A year ago on August 3, Islamic State militants stormed the homelands of Iraq’s Yazidi minority, killing hundreds of men and enslaving thousands of women. The scenes of desperate Yazidi families crowding on the top of Sinjar mountain without food or water spurred Kurdish fighters into action, an emergency airlift and the start of the U.S. airstrike campaign against the Islamic State Sunni extremists. VOA's Sharon Benh reports from northern Iraq.
Video

Video Bangkok Warned It Soon Could Be Submerged

Italy's Venice and America's New Orleans are not the only cities gradually submerging. The nearly ten million residents of the Bangkok urban area now must confront warnings the city could become uninhabitable in a few decades. VOA Correspondent Steve Herman reports from the Thai capital.
Video

Video Inclusive Gym Gets People With Disabilities in Fitness Spirit

Individuals with special needs are 58 percent more likely to be obese than the general population. According to the U.S. Centers for Disease Control, they also have an increased likelihood of anxiety, depression and social isolation. But a sports club outside Washington wants to make a difference in these people's lives. With Carol Pearson narrating, VOA's June Soh reports.
Video

Video Astronauts Train Underwater for Deep Space Missions

Manned deep space missions are still a long way off, but space agencies are already testing procedures, equipment and human stamina for operations in extreme environment conditions. Small groups of astronauts take turns in spending days in an underwater lab, off Florida’s southern coast, simulating future missions to some remote world. VOA’s George Putic reports.
Video

Video Special Olympics Show Competitors' Skill, Determination

Special Olympics competitions will wrap up Saturday in Los Angeles, and the closing ceremony for athletes with intellectual disabilities will be held Sunday night. In a week of competition, athletes have shown what they can do through skill and determination. VOA's Mike O'Sullivan reports.
Video

Video Civil Rights Leaders Struggled to Achieve Voting Rights Act

Fifty years ago, lawmakers approved, and U.S. President Lyndon Johnson signed, the Voting Rights Act of 1965. The measure outlawed racial discrimination in voting, giving millions of blacks in many parts of the southern United States federal enforcement of the right to vote. Correspondent Chris Simkins introduces us to some civil rights leaders who were on the front lines in the struggle for voting rights.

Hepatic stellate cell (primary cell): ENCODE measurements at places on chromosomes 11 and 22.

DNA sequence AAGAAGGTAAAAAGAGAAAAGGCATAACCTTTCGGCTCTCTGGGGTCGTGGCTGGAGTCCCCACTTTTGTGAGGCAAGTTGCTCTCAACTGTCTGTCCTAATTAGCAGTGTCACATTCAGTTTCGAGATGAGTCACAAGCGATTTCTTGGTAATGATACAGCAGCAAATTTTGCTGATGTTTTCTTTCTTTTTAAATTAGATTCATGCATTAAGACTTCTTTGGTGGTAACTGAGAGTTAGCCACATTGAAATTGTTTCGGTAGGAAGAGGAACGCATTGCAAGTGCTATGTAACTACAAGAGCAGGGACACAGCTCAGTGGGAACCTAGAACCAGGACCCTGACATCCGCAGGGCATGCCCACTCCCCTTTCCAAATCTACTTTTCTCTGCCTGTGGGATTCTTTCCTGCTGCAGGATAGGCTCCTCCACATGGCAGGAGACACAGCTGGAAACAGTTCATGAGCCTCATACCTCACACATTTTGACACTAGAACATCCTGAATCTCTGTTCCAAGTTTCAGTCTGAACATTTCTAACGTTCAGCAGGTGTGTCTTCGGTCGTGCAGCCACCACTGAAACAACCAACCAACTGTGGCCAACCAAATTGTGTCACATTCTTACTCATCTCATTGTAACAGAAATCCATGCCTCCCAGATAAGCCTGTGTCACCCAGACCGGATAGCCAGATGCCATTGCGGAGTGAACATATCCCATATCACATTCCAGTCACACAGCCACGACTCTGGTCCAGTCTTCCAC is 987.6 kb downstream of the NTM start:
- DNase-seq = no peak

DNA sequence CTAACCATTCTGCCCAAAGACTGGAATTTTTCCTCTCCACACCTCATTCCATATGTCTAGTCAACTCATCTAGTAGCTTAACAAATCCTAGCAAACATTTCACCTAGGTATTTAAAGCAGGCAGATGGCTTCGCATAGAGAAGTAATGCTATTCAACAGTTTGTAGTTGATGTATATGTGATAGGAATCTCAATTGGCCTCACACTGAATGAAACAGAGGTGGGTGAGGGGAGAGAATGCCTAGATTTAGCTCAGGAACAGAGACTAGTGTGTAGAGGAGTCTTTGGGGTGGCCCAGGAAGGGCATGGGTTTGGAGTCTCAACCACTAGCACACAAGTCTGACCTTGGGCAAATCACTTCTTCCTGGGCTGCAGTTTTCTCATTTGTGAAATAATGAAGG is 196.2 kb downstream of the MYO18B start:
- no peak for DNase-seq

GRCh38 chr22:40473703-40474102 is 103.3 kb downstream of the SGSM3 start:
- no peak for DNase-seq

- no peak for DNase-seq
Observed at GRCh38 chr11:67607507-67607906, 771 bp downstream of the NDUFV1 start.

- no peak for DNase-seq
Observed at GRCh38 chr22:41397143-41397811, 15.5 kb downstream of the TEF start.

Video

Video Shooter’s Grill: Serving Food with a Touch of the Second Amendment

Shooter's Grill, a restaurant in Rifle, Colorado, attracts visitors from all over the world as well as local patrons. The reason? Waitresses openly carry loaded firearms as they serve food, and customers are welcome to carry them, too. VOA's Enming Liu and Lin Yang paid a visit to Shooter's Grill, and heard different opinions about this unique establishment.
Video

Video Despite Controversy, Business Owner Continues Sale of Confederate Flags

At Cooter’s, a store in rural Sperryville, Virginia, about 120 kilometers west of Washington, D.C., Confederate flags are flying off the shelves. The red, white and blue battle flag, with 13 white stars representing the Confederate states, was carried by southern forces during the U.S. Civil War in the 1860s. The South had seceded from the Union over several key issues of disagreement, including slavery. VOA’s Deborah Block has the story.
Video

Video Booming London Property a ‘Haven for Dirty Money’

Billions of dollars of so-called ‘dirty money’ from the proceeds of crime - especially from Russia - are being laundered through the London property market, according to anti-corruption activists. As Henry Ridgwell reports from the British capital, the government has pledged to crack down on the practice.
Video

Video Hometown of Boy Scouts of America Founder Reacts to Gay Leader Decision

Ottawa, Illinois, is the hometown of W.D. Boyce, who founded the Boy Scouts of America in 1910. In Ottawa, where Scouting remains an important part of the legacy of the community, the end of the organization's ban on openly gay adult leaders was seen as inevitable. VOA's Kane Farabaugh reports.

VOA Blogs